The inclination of hens to lay eggs year-round is definitely weird. Egg production requires a huge investment of energy. In the wild, if a bird is going to expend that much effort, it needs eggs to be fertilized and to hatch to perpetuate the species. So, as the mid-15th century BC Egyptians put it, the “bird that gives birth every day” is highly unusual and beneficial to egg-loving humans.
One of chickens’ less convenient natural behaviors is their annual molt. As winter approaches and daylight hours decline, hens’ hormones trigger them to molt—to shed and regrow their feathers—during which time they channel all of their egg-laying energy into feather production. Molting results in weeks or months of no or low egg production.
You say you haven’t noticed that eggs are less plentiful in the grocery store during the winter? That’s because commercial poultry farmers typically control the timing of the molt so that a portion of their flock is always laying. One method is to artificially extend daylight hours by lighting the barn. If the birds never see the actual sun, it’s easier to trick them into thinking it’s summer. Another method is to stress the hens, forcing a molt at the desired time by withholding food from the birds for 7-14 days. (I’m trying really hard to withhold judgment, but please feel free to gasp in horror.)
When the cost of feeding the hens eclipses the profit made from selling their eggs, the hens will be culled to make way for a new flock. Compared to chickens raised for meat—slaughtered between 5 and 9 weeks from hatching—52-156 weeks is a relatively long life.
Chickens at work
Though the idea of urban chickens warrants further consideration, I’m not prepared to build and maintain my own chicken retirement home just to obtain eggs. But I did feel ready to conduct some field research. I wanted to see local, organic, pasture-raised hens in action.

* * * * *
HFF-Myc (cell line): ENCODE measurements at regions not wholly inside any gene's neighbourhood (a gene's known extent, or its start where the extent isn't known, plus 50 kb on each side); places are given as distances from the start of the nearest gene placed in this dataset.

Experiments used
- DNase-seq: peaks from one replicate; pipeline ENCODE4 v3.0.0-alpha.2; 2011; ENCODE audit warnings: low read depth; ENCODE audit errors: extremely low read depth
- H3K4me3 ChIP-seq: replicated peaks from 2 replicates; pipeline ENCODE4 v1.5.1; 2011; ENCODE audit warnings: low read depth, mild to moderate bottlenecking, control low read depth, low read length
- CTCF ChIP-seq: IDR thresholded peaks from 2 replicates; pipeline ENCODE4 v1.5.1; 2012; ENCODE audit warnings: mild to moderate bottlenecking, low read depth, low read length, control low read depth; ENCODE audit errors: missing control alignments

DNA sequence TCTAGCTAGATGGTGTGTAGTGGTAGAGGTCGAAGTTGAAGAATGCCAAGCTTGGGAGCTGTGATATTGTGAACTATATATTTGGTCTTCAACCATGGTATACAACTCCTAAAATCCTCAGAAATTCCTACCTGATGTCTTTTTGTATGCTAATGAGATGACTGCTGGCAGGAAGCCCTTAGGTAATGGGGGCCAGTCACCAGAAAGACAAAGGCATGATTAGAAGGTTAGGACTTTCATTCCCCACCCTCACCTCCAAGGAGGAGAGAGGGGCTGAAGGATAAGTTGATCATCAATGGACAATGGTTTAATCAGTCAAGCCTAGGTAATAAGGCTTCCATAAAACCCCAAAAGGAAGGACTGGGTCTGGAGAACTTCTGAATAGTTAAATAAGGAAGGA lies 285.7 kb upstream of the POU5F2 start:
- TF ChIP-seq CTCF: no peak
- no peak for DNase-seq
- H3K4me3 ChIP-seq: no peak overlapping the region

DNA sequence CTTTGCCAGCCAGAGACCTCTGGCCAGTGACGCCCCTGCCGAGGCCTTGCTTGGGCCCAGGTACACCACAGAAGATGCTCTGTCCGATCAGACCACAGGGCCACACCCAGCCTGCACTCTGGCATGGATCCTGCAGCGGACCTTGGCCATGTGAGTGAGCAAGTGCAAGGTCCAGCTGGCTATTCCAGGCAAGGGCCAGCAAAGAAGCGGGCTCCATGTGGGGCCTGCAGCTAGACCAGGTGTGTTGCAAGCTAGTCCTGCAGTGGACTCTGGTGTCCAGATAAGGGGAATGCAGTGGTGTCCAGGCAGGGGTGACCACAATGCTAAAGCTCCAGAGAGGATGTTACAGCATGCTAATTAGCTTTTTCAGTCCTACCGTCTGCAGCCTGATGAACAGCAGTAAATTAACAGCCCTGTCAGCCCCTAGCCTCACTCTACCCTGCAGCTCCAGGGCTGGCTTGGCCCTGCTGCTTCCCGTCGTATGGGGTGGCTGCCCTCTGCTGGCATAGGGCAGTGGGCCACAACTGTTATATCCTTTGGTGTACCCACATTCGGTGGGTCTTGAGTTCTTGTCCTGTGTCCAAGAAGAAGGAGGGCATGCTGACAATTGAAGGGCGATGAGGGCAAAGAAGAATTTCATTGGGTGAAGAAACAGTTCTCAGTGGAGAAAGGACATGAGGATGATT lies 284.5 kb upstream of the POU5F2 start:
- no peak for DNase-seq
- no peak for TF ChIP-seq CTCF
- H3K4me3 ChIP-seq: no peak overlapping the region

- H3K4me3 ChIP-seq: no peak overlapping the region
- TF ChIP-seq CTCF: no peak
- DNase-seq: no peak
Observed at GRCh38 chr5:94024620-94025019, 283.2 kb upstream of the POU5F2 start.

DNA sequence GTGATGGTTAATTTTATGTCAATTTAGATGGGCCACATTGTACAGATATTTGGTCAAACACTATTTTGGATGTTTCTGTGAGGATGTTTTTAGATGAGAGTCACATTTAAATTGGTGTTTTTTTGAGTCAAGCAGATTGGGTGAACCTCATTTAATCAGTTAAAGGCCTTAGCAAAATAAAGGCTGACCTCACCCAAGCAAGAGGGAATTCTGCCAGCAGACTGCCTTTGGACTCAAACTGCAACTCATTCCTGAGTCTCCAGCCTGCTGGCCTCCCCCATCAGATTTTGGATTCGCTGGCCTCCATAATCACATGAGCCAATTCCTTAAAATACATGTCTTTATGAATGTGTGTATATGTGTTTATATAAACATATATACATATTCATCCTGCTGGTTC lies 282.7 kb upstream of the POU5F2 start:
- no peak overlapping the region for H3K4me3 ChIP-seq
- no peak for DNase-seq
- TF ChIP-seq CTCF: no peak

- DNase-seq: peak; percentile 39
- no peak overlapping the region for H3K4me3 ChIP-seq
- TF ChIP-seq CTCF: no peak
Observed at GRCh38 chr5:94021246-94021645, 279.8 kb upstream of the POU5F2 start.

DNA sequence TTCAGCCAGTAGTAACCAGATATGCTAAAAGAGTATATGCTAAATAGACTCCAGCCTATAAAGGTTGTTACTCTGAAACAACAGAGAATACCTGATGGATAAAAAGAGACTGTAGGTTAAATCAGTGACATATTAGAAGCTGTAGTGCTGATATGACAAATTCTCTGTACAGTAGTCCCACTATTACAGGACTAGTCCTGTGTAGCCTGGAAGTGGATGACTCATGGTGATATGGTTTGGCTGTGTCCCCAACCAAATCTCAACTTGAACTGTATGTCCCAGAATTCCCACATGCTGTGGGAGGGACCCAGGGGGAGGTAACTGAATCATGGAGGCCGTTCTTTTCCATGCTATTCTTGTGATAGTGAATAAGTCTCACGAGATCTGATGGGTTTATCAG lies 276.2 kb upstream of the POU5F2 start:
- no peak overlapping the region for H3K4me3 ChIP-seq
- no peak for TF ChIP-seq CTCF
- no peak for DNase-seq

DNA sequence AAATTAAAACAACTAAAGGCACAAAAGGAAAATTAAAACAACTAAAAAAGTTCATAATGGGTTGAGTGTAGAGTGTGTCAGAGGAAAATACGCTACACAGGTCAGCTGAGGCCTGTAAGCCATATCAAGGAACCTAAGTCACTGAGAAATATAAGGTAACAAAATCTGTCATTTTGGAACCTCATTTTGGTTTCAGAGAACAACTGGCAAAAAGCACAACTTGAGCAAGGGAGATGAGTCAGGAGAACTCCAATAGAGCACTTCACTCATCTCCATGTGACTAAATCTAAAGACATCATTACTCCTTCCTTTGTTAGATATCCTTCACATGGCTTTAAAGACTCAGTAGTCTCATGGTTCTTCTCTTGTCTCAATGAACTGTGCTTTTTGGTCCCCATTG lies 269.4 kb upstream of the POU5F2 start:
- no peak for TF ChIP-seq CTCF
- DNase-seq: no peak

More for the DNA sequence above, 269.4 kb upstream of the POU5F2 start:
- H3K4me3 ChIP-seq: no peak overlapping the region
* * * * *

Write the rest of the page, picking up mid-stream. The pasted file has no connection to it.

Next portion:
GardenSphere suggested that I contact Zestful Gardens, run by Valerie and Holly Foster, just ten minutes from downtown Tacoma in the Puyallup Valley. Holly in turn recommended that I talk to her neighbor Rawley Johnson at Early Bird Farm. “He’s a new farmer, he’s really nice, and he’s super excited about everything chicken!”
Early Bird Farm eggs had been among those I’d experimented with and were already the lead contender for adorning my toast. Meeting “my” hens was the deciding factor.
Although it was a busy time on the farm, Rawley invited me to visit—as long as I agreed to wear muck boots and chat while he worked. And work he did. It’s easy to see why you have to love what you’re doing to succeed at farming. It’s an amazing amount of labor.
Rawley says that one of his goals is to produce “a really good egg.” But Early Bird Farm isn’t just for the birds. Rawley is passionate about running a sustainable farm—offering a fresh seasonal variety of local organic produce.
As we tromped out to the field where the chickens live, Rawley pointed out his heritage tomatoes and talked enthusiastically about the radishes, greens, and other produce he brings to the Tacoma 6th Avenue Farmers Market on Tuesdays.
As we approached the pen (electrified fencing keeps coyotes out and chickens in), the excitement of the flock was palpable. The chickens are keenly aware that Rawley often brings snacks to supplement their foraging, sometimes high-quality feed; sometimes vegetables from the organic gardens. Either way, it helps to distract these curious, alert birds while Rawley collects their eggs.
The chickens are outdoors all year, but with a large coop for shelter. Rawley rotates the pen and coop around the field to provide fresh grazing once the chickens have cleared and helpfully fertilized each section.
We have a winner
Only the soundtrack of Peer Gynt was missing: Rawley’s hens appear to be living full, happy lives with a minimum of stress. Combined with a well-rounded, healthy diet, they produce nutritious and delicious eggs that were featured atop Bon Appétit’s 2013 Dish of the Year, created by Seattle restaurant The Whale Wins.
“My chickens spend their days running around, getting exercise,” said Rawley “so they use more calories and they eat a lot more feed than birds confined to a barn.” And because they witness the natural change of the seasons “you can’t really trick them into laying when the days get shorter. They’re too smart for that.”
During the winter, Rawley’s hens molt on their own schedule and lay only 20% of what they produce in the high season. But by nurturing the hens and allowing them time to rest and recuperate, Rawley ensures that next spring, the lifestyle his hens enjoy will be translated into another season’s worth of delectable eggs.
These eggs are a completely different product from what you get at a typical supermarket. They are also among the best you can find at farmers markets. Because not only has Rawley achieved his goal, he himself epitomizes the idiom: at Early Bird Farms I found a really good egg.
All photographs of Early Bird Farm by Scott Haydon